Sega had always intended for their hedgehog mascot to appeal to Americans, but until today, we didn't know just what inspired the company to create the blue, mammalian speed-enthusiast. It turns out, our favorite hedehog has a pretty interesting secret origin that traces back to WWII. Specifically, to WWII fighter pilot "Hedgehog the Human."
Okay, so Hedgehog the Human was not the name of an actual fighter pilot, but that was Sonic's original backstory as created by the original Sonic team. Game Designer Hirokazu Yasuhara and Character Designer Naoto Oshima revealed the character's true origin in a talk at the Game Developer's Conference this week in San Francisco.
The human version of the iconic character had a very, very full backstory. He was a WWII fighter pilot with a penchant for speed and spiky hair that earned him the nickname "Hedgehog," later on his wife writes a children's book inspired by his aerial exploits. Some of that backstory has carried through to the version of the character we know today. The Sonic logo features stylized wings, like those you'd see on the back of a pilot's bomber jacket, and the character's smile was based on the designs painted to the nosecones of WWII fighter planes.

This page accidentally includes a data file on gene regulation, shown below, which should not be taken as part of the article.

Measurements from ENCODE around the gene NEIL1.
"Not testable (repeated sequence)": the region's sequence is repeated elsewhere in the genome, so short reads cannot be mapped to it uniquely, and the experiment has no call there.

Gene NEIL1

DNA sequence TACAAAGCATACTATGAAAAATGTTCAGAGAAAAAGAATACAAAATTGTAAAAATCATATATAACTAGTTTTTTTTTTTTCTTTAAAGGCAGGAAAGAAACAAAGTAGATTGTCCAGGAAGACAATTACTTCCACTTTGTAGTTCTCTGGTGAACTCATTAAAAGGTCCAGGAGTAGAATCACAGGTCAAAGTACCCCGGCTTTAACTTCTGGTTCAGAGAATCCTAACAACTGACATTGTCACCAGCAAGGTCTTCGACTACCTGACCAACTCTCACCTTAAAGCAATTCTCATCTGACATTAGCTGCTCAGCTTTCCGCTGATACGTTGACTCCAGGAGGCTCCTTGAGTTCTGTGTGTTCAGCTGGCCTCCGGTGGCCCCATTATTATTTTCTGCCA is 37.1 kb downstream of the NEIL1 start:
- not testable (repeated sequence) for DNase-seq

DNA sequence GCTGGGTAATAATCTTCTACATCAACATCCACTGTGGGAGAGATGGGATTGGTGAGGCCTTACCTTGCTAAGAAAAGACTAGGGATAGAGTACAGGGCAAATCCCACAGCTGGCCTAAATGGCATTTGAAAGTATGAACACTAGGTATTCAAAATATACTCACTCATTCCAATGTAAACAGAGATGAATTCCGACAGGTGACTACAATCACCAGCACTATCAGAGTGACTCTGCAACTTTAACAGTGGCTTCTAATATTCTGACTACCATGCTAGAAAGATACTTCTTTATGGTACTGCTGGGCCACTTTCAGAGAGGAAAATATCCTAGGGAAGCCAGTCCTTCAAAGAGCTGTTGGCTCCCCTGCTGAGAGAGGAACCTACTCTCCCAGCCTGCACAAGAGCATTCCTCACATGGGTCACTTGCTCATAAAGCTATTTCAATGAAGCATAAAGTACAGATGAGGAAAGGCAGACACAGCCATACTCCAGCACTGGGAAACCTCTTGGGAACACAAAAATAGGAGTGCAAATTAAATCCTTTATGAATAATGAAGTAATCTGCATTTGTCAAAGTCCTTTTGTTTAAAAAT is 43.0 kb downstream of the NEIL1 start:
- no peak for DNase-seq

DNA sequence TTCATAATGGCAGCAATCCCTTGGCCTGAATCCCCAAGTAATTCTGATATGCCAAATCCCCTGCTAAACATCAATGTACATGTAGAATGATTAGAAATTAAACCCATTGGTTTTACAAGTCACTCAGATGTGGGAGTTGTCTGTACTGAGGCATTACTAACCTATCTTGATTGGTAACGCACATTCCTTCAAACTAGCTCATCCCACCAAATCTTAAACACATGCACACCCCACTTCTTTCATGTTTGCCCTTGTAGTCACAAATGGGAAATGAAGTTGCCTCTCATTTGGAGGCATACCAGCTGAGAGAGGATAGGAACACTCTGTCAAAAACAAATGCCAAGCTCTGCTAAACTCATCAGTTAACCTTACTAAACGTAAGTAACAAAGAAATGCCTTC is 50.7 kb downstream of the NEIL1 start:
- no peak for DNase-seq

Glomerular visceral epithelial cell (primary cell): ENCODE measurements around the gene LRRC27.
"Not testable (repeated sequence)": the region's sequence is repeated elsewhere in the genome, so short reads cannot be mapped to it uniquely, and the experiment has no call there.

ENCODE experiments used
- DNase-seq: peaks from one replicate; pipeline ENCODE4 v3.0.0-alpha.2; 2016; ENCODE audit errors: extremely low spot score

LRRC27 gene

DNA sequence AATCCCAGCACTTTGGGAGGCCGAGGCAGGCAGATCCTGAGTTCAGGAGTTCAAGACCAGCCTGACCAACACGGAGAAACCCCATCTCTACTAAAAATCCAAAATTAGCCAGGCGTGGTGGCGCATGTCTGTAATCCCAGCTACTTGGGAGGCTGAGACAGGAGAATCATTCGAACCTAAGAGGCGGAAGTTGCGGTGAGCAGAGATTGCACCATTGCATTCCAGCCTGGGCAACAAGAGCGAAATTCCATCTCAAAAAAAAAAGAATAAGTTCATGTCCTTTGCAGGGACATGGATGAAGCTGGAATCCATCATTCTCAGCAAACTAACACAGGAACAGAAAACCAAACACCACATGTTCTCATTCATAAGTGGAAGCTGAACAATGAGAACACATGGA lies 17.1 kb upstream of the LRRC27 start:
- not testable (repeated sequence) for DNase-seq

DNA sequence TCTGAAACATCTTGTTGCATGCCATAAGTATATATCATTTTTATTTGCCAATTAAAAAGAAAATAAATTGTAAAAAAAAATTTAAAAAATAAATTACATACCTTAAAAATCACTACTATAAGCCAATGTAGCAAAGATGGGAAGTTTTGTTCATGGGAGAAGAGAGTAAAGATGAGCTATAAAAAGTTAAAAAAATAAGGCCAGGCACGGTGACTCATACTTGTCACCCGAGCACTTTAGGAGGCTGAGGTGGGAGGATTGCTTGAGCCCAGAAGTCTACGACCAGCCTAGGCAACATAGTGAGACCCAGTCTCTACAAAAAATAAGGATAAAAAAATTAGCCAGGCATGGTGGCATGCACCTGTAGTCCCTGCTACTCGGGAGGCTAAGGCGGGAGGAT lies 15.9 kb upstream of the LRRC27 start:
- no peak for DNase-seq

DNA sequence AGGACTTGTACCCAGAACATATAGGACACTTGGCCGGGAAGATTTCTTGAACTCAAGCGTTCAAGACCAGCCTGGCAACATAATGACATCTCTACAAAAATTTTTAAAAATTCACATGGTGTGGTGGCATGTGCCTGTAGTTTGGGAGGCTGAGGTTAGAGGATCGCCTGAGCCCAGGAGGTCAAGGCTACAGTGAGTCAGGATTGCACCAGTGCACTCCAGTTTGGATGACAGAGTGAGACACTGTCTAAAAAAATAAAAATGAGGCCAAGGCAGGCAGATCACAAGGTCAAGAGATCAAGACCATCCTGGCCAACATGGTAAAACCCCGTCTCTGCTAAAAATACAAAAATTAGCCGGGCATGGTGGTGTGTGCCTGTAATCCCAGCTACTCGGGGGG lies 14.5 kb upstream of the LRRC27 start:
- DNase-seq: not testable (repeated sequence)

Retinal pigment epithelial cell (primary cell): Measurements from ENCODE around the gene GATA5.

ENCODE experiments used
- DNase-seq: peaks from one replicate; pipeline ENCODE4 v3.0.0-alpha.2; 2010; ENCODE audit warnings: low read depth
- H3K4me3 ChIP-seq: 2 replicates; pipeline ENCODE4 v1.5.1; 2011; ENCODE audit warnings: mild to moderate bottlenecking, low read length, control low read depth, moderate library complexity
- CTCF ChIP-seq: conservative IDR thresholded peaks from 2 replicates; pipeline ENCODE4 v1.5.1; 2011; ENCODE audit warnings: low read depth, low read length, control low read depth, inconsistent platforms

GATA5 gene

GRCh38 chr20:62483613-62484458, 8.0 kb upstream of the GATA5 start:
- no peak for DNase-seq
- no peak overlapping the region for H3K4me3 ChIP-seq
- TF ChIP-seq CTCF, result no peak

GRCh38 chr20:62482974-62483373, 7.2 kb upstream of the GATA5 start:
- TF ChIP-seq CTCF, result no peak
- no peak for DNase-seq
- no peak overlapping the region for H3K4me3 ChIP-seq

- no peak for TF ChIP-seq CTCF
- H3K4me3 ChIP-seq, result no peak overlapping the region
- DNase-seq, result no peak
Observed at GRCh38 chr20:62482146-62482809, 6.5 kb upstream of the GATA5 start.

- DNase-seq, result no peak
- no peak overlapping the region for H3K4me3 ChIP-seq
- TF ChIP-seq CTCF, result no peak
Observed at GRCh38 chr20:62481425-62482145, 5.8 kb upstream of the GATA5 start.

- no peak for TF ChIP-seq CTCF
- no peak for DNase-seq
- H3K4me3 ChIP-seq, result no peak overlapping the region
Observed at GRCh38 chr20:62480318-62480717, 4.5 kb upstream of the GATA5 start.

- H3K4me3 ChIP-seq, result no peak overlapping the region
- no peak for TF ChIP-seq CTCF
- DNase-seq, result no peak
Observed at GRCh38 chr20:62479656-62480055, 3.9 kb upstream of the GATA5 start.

While the human version of Sonic was scrapped because the main gameplay mechanic involved rolling, which led to the team dropping Hedgehog the Human for a character who could roll, like a cute dog or an old man. They also wanted something children could draw, so Oshima took his character designs (a hedgehog, a dog, and an old man) to New York's Central Park to see which version children would like. They reacted most positively to the actual Hedgehog, with an old mustachioed man coming in second. That old man with a mustache went on to become Eggman. The cute dog actually came in last place of the three finalists.
And thus, we ended up with the blue speed-demon hedgehog we all know and love.
And because any discussion of game mascots just can't come without a reference to Nintendo and Mario, Yasuhara and Oshima left attendees with the following, slightly ominous, statement: "There's always going to be ways to compete with what you think are unbeatable opponents."